Lost in The Shadows by Sydney Bristow: A Book Review

Lost In The Shadows
Author: Sydney Bristow
Genre: Historical Fiction, Mystery and Suspense, Thriller
Publisher: CreateSpace
Release Date: 2015
Pages: 286
Source: Netgalley/Publisher in exchange for an honest review.
Synopsis: Imagine a time when love was not only discouraged, but also considered irrelevant. When women had no legal rights. When the only way for women to secure a bright future was by taking “the dark leap” into marriage. Sound far-fetched? Welcome to Boston on the eve of the Revolutionary War. 

     Grace Galloway always regretted never finding time to meet prospective suitors. She was too busy caring for her siblings. Until she meets a wealthy politician who makes her realize that romance is truly worth fighting for. But then someone plunders her financial assets, leaving her family bankrupt. And when the lone suspect turns up dead, the authorities target Grace for the crime. Now she is forced to prove her innocence while in pursuit of the true thief. 

     After her husband’s ship explodes, Lorelai Loudon saves her spouse from a lynch mob. The result: he abandons her, plunging Lorelai into a lifetime of debt she cannot repay. So she seduces someone who can help with that endeavor…the same man that Grace has fallen in love with. Meanwhile, Lorelai pursues the criminal who destroyed her husband’s ship in an effort to regain her wealth. But she has no idea that the guilty individual is one of her closest allies.

     Infatuated with a charming smuggler, but forced to marry a man she loathes, Hannah Halliwell uncovers evidence that either man could be the one who murdered her mother. Consumed with vengeance, she sets off a series of events that force all three women to rely on one another to rebuild their lives, search for true love, and identify the mastermind who triggered their misfortunes.

     My Review: Three friends in Boston are experiencing their own misfortunes. Grace finds that someone has stolen her family’s money and is bankrupt. It is assumed that the person who did this is dead, and that Grace is the suspect for the crime. Lorelai’s husband's ship explodes, leaving her with many debts. Hannah’s mom has been murdered. Soon they realize that each of their misfortunes are connected, and together they find out who is the true mastermind.

     I really tried to like this book. With the main character whose name is very similar to mine, a historical mystery, and a thriller, how could I not? Sadly, it was not for me. I did not like the main characters, and a lot of them made ruthless actions to each other. It felt like a historical version of Mean Girls. I felt their rivalry to be unnecessary. I really didn’t understand their weird friendship. If they were sincerely wanting to be friends with each other, then why did they have to do mean things to the other and to themselves? One of the example is that Lorelai married Grace’s true love for money, not only stealing happiness from Grace, but also for herself knowing that her husband would never love her in return because his heart belongs to another.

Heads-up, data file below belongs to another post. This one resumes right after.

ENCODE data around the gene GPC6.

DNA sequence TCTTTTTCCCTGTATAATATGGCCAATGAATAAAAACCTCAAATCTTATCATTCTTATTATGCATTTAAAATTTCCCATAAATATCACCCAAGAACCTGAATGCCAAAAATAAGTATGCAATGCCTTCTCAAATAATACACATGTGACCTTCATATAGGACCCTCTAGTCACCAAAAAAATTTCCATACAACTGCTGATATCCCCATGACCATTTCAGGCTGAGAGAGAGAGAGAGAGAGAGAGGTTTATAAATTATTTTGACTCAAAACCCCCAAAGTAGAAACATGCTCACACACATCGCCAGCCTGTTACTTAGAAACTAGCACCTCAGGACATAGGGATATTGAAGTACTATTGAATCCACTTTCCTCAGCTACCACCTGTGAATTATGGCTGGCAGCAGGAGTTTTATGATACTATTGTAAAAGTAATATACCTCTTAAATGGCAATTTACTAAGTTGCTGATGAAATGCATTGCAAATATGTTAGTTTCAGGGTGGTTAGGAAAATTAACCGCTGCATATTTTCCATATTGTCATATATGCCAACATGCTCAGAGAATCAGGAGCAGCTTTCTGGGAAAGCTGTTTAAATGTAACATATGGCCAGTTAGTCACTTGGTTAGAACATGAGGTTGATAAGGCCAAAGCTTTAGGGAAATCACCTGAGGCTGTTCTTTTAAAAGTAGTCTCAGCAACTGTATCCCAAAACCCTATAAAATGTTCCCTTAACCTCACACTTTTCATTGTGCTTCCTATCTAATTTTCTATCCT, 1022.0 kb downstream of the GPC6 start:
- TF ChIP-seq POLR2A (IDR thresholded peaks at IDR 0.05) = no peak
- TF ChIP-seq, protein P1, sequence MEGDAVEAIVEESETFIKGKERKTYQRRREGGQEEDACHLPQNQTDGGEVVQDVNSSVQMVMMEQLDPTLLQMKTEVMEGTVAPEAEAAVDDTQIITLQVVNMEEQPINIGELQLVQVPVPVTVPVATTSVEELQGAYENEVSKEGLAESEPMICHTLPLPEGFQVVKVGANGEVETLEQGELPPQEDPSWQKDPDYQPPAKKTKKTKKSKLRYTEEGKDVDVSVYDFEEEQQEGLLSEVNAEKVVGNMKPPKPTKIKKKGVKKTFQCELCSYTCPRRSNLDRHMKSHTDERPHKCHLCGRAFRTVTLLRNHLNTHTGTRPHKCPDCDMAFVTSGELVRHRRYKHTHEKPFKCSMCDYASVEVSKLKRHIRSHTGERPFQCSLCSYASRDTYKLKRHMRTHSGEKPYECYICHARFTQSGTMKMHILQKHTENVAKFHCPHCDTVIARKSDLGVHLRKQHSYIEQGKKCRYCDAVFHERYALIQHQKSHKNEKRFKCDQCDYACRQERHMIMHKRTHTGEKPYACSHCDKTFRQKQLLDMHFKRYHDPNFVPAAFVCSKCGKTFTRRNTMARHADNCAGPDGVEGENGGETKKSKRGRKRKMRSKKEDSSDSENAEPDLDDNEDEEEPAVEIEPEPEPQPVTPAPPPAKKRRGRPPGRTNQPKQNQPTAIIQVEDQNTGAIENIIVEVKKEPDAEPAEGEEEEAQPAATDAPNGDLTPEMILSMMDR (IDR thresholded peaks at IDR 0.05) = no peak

Overall, this book was a depressing and frustrating read. There were also some disturbing scenes in this novel. One example is Hannah’s husband frequently abuses her. As for the mystery part, it was a disappointment. There was not much suspense and mystery build up that made it thrilling. I felt the plot dragged so that I really did not care who the suspect was. Instead, I just wanted the book to end. I did think that the author painted a good setting of the city of Boston on the brink of the Revolutionary War. Other people who are into historical thrillers may like this book. However, this book was not for me. With immature and dislikable characters and a slow dragging plot, this novel will be easily forgettable.

Rating: 2 ½ out of 5 stars


Post a Comment

Popular posts from this blog

The Seven Sisters (The Seven Sisters #1) by Lucinda Riley: A Book Review

Interview with Kate Quinn

Blog Tour: Hope (The Knights of Av'Lor: Book One) by Sam Rook: A Book Review